Arts A La Carte - Tell us about your career as a performer? When did you first start and why?
Paul Nagi - I started out by performing in high school. My best friend at the time was an amazing musician and I was not, but I had been deeply bitten. I sat and wrote songs but it wasn’t until the death of a family friend that I really started putting songs together. In 2003 I moved out to Los Angeles to actually pursue a career in music. I went to open mics and my guitar was in my hands all the time. I amassed about fifty songs and on a fated day, I met Cass McEntee on a golf course. He was a bassist and guitar player with tons of experience. I think he liked that I hit the golf ball really far and that was it. When I say that, I mean that was “the start”. He then introduced me to a few guys and then one thing led to another and I had a band. Billy from Bushwalla, Cass’s roommate was the first drummer I had played a show with. Billy is an amazing musician; he tours with Jason Mraz and is a great performer. The rest was all hard work and more hard work. Two years of vocal lessons with a guy named Greg Safel and then add on more hard work.
Arts A La Carte - Describe you're genre of music? Do you do your own writing?
Paul Nagi - I call it Dark New Wave or Alternative New Wave. It goes back to the early eighties British sound; “Synth and simplicity” meets “punk” in that very rock n roll kind of way.
Arts A La Carte - Who or what bands have influenced you the most and why?
Paul Nagi - Song writers in the purest form of storytelling have influenced me greatly. For example, Billy Joel and Kenny Rogers, you know those who sang the stuff that my parents played while driving in the car. Also by listening to the radio in the mid eighties to nineties, it was the pre iPod era, where most were forced to make mix tapes. At the time I did not have a ton of music but I made due. I always loved the “synth stuff”; it seemed to really connect to my body waves. New Order, Depeche Mode and all the top 40’s stuff. The Cars and The Cure really seemed to combine all of the elements that I loved. The guitar stuff along with the “synth” and the emotion, man that was what I was looking for. Basically, the entire soundtrack for “The Last American Virgin” was everything that I wanted. The last ingredient to add to my mixture would be the huge iconic bands like U2 and Guns n Roses where huge choruses of 100,000 people could sing in unison.
Arts A La Carte – Who would you say are you’re biggest fans? How do you do your promotions?
Paul Nagi – To me, that feels like a weird question because I am so used to working hard and getting friends to come down to my shows that it feel like I don’t have fans and it’s just the people I drag from show to show.
I always find it hard to tell if people are genuine or not. If I had a ton of people showing up to my shows that I didn’t know I would be able to answer that question much better, but as you will see in the film, that can be a Herculean task at times.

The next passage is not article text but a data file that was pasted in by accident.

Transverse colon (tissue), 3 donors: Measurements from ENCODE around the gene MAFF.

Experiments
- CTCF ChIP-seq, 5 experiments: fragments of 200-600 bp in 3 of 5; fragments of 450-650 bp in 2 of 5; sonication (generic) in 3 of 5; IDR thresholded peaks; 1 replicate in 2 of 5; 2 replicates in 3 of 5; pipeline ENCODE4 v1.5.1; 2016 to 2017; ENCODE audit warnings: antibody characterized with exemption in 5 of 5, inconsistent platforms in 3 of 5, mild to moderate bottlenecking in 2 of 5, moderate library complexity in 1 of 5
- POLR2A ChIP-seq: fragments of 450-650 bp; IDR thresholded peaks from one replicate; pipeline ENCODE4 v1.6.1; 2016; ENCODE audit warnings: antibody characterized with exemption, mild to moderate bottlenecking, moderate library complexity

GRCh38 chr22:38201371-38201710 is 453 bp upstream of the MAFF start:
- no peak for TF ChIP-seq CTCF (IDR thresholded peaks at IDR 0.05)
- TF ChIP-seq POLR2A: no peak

Arts A La Carte – Tell us about your music videos? Where were they shot and how would you describe your experience?
Paul Nagi – My videos were made on an extremely low to no budget, meaning
$0-$400. “Erase This From My Blood” was shot in the streets of Los Angeles and “Quite Gorgeous” was shot in a desert just north of LA in an area called Lake Los Angeles, which by the way, has no lake. I absolutely loved making these videos. I have to say that Keith Lancaster, the Director of both videos is a great guy to work with. It was quite an experience.
Arts A La Carte – Do you have any CD's out currently or will you in the near future?
Paul Nagi – CD’s, who prints CDs anymore? Download cards baby that is the future! I have three albums on iTunes and just released a single called “Chemical Reaction”. Everything is accessible on my site.
Arts A La Carte – What would you say is the biggest reward about being a performer?
Paul Nagi – Playing with the group of guys that I do. Don Sprouls, who plays the guitar, is my true hero and I promise you that one day, kids will have his poster in their room. Dre Howie, who plays bass is so much fun to play with, he is just an all around super talented guy who knows what to do every time. Drummer wise, I have had seven, but I love drummers. Often times, I just can’t afford one but hey. The other part is letting it all hang out, showing people what you got and what made the songs.
Arts A La Carte – Where do you see yourself in ten years?
Paul Nagi – I no longer look into the future and I never thought I would be here ten years ago. I am just trying to keep this ship steadied as long as I can.
Arts A La Carte – Where can people find out more information about you and your music?
Paul Nagi – Everything is on my site www.paulnagi.com. I do all my communication there, I have a bunch of free downloads, videos, karaoke contest and info.
Arts A La Carte – Do you have any last words for the viewers?
Paul Nagi – The servant waits, while the master bates! Something to think about, that’s all I’m saying. Thanks for taking the time to read this, if you got this far. Enjoy the music.